I am looking to power 9 IR LEDs 850 nm with a forward voltage of 1.7 V and current of 100mA. i want to make a circuit where i can use a small power supply or could I use the raspberry pi to power it? Can i use the GPIO pins directly without causing harm to my Pi. If not, which other power supply option do you think I could use? I want to make the setup small and portable. I need to turn the LEDs ON for a short duration like 5 seconds. I would be happy to receive suggestions. I am new to electronics, please help me out!!!!!

Update: I would also like to know if it would be possible to control the brightness of the LEDs to 3 different levels, such that one is just dim, one is bright and the other is in between the two brightness levels. I was wondering if i should use a PWM pin of the raspberry pi to achieve that but i am not sure how.


The power needed will be 1.7 V * 0.1 A = 0.17 W

GPIO pins cannot be used directly, because for most MCU the absolute max rating is between 10 and 40 mA.

For the power supply you have lots of options. You can e.g. use a 5 V adapter.

For the 4 times 2 LEDs in series you need the following resistors:

V = I * R <=> (5 - 2 * 1.7) = 0.1 * R <=> R = 1.6 / 0.1 = 16 ohm

And for the power through the resistor:

P = I^2 * R = 0.1^2 * 16 = 0.16 -> So a 1/4 W resistor will do

For the leftover LED:

V = I * R <=> (5 - 1.7) = 0.1 * R <=> R = 3.3 / 0.1 = 33 ohm

P = I^2 * R = 0.1^2 * 33 = 0.33 -> So a 1/2 W resistor will do (or 2 66 ohm resistors in parallel)

The power rating for the adapter will be 0.17 W (and probably you also will power the Raspberry from it).

  • \$\begingroup\$ Thank you for your reply. Can i use a combination of batteries or a power bank? \$\endgroup\$ – Rajat Apr 16 at 8:43
  • \$\begingroup\$ Yes, as long as you have at least 1.7 V... although you also can use a step up/down converter... Make sure you have a little bit of headroom (so at least 2.0 V or so for your power source). \$\endgroup\$ – Michel Keijzers Apr 16 at 9:01
  • \$\begingroup\$ So as i checked there are these CR2032 batteries, so can i connect 1 CR2032 battery with the combination as you mentioned above, right? Thanks for bearing with me:) \$\endgroup\$ – Rajat Apr 16 at 9:09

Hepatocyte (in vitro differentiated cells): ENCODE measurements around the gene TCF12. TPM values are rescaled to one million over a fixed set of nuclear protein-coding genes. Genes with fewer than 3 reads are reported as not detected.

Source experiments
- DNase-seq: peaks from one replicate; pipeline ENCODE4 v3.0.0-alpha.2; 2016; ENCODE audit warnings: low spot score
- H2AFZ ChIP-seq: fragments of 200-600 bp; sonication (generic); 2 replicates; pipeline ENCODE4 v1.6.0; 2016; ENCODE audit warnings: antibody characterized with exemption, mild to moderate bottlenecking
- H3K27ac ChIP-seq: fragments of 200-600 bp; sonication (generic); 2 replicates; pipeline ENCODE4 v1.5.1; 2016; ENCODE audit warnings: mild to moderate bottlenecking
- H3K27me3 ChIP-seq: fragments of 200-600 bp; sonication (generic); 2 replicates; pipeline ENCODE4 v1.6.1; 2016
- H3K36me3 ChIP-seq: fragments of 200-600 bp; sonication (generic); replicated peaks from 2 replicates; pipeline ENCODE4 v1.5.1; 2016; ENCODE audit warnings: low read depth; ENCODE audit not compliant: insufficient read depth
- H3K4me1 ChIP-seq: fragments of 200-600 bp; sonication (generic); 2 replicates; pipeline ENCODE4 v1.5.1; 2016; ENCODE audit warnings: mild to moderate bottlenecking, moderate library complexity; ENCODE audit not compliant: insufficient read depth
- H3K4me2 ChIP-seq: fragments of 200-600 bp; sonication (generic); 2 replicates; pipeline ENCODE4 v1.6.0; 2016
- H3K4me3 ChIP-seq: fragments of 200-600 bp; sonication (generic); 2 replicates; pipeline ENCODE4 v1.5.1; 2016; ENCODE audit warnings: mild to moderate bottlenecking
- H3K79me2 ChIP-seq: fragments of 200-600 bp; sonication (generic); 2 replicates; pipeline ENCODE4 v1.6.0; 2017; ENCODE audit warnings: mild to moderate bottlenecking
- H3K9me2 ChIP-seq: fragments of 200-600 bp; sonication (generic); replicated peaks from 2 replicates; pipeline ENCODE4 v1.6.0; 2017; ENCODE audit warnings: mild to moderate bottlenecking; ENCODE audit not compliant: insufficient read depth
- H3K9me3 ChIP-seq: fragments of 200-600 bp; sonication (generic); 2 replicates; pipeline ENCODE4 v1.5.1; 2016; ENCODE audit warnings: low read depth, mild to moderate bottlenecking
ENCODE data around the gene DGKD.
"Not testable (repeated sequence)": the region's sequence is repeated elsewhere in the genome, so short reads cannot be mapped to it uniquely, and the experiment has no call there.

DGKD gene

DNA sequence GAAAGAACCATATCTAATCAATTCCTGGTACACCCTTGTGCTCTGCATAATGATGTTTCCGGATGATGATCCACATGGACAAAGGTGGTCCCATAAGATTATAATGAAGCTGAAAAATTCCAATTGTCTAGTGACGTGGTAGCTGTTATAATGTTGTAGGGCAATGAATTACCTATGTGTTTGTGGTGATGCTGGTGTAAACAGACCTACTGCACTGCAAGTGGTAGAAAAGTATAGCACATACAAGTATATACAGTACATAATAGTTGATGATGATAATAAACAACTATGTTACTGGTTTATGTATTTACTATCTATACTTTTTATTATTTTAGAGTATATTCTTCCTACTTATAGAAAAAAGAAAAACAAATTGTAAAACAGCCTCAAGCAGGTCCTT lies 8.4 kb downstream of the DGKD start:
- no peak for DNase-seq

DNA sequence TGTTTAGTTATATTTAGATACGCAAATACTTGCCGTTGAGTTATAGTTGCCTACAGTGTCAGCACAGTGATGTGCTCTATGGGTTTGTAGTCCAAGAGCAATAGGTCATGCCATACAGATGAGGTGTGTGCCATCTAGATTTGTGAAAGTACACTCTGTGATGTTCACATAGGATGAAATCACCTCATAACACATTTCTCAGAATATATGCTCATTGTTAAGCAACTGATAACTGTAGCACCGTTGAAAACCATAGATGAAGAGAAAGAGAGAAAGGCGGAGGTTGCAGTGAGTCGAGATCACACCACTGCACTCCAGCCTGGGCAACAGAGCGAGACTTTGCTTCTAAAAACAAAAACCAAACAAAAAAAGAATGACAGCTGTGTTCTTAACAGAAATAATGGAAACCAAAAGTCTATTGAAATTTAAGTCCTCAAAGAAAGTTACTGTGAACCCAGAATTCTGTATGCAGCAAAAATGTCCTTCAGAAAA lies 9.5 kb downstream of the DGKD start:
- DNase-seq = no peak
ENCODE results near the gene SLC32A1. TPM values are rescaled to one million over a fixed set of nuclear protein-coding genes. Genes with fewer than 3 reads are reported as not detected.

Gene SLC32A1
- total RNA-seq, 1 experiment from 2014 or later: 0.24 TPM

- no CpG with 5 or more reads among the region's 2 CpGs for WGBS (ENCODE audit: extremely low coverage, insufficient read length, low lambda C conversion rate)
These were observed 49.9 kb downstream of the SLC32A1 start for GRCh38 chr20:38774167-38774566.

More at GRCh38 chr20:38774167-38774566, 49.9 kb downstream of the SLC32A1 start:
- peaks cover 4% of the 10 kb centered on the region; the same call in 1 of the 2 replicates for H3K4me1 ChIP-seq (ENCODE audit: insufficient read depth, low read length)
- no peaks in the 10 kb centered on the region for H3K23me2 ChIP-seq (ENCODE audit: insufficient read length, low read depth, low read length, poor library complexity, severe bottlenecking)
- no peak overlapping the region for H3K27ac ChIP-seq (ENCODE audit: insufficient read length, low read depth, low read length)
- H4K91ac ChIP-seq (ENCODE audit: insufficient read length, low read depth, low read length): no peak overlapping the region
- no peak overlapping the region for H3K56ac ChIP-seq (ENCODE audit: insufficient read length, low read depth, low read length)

• \$\begingroup\$ Yes, but note that if the batteries are not new, the voltage will down gradually, resulting in less voltage. 2.25V seems better, 2V is maybe not so useful \$\endgroup\$ – Michel Keijzers Apr 16 at 9:11
  • \$\begingroup\$ Okay i understand:) Thanks \$\endgroup\$ – Rajat Apr 16 at 9:13

No, your controller will not be able to source 100mA through a GPIO.

Instead consider doing something like below, where you drive a transistor to enable your IRLEDs. In this case the current to drive the LED comes directly from the power rail.

With multiple large current sinking LEDs connected to the power rail also consider some large reservoir capacitor to avoid your supply drooping.

Make sure to size the resistors appropriately to limit the current through the LED and also to limit the current drawn from your controller.

Also I would not drive the LEDs to their full rated current, you should limit the current to about half that to prolong the life of your LEDs. If you need them to be brighter you might find you can drive them up to 0.5A or even 1A by pulsing them. Read the data sheet for your LED to find out.

Does the Rpi have a DAC ? I am not familiar with it. If it does have one, that is an easy way to control brightness. If you go the PWM route you just alter the duty cycle to control brightness.

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  • \$\begingroup\$ Thank you for your suggestions. Pi does not have DAC:( \$\endgroup\$ – Rajat Apr 17 at 8:11

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